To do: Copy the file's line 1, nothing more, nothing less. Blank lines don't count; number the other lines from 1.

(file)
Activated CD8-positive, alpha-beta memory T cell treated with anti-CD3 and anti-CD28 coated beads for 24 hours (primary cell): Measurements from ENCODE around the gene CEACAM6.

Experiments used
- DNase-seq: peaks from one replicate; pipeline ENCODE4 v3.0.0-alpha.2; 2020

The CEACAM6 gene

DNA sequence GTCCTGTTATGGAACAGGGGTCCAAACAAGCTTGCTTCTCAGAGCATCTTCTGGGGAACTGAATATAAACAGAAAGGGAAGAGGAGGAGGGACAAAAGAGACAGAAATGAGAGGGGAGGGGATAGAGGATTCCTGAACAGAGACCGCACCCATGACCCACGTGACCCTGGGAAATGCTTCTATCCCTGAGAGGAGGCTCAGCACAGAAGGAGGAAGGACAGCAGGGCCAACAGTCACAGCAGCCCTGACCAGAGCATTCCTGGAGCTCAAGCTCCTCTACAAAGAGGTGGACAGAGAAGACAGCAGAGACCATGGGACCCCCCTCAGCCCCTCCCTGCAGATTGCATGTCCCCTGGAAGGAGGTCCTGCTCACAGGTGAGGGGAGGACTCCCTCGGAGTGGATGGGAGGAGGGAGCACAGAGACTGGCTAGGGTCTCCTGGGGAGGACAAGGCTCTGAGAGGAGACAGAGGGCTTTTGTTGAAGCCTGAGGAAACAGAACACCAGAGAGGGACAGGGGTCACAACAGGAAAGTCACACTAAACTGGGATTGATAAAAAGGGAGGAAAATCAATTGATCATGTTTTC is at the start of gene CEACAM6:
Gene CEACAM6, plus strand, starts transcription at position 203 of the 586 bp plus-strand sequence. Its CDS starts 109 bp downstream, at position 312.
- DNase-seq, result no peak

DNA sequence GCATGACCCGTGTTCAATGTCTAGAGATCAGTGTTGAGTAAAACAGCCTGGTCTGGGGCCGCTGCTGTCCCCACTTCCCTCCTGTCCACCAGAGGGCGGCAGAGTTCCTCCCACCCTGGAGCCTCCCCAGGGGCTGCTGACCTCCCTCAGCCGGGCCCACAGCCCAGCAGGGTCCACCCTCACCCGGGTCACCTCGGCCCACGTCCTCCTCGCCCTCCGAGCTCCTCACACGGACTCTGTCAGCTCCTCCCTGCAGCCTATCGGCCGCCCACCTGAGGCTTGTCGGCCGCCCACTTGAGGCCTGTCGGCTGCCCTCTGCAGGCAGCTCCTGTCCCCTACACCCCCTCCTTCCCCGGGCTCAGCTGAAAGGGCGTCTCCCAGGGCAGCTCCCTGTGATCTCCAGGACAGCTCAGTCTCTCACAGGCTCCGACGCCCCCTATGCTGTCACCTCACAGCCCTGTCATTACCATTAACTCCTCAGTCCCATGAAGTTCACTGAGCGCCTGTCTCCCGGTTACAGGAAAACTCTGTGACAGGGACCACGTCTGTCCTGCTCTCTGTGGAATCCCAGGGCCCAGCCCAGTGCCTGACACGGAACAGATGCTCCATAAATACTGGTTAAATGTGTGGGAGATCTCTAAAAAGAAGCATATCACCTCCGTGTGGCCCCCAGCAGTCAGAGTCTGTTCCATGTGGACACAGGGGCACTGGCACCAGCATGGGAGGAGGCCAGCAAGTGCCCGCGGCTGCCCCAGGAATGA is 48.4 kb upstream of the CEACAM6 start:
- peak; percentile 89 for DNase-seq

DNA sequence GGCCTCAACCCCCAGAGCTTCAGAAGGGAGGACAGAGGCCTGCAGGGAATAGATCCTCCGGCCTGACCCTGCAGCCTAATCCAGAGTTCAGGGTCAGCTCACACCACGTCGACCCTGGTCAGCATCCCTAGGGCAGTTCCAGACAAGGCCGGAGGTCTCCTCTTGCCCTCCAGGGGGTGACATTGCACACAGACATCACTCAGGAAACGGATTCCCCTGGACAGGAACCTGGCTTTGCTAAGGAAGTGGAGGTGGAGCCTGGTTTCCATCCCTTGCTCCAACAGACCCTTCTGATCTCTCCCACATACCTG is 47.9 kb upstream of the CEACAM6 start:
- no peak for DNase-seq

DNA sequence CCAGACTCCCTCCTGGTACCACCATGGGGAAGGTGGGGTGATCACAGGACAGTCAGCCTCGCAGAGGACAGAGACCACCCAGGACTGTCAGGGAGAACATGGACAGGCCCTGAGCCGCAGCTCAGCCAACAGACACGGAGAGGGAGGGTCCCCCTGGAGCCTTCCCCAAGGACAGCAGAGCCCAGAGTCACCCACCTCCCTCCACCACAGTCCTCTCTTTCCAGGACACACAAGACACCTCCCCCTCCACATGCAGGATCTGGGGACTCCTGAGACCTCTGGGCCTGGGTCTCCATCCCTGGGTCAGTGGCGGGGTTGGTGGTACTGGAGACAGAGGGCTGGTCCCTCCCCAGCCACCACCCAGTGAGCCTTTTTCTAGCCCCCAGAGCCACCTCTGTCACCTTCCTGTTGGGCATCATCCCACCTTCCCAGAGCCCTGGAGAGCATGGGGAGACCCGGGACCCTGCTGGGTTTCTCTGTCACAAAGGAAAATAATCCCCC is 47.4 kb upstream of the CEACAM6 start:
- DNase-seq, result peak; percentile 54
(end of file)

Activated CD8-positive, alpha-beta memory T cell treated with anti-CD3 and anti-CD28 coated beads for 24 hours (primary cell): Measurements from ENCODE around the gene CEACAM6.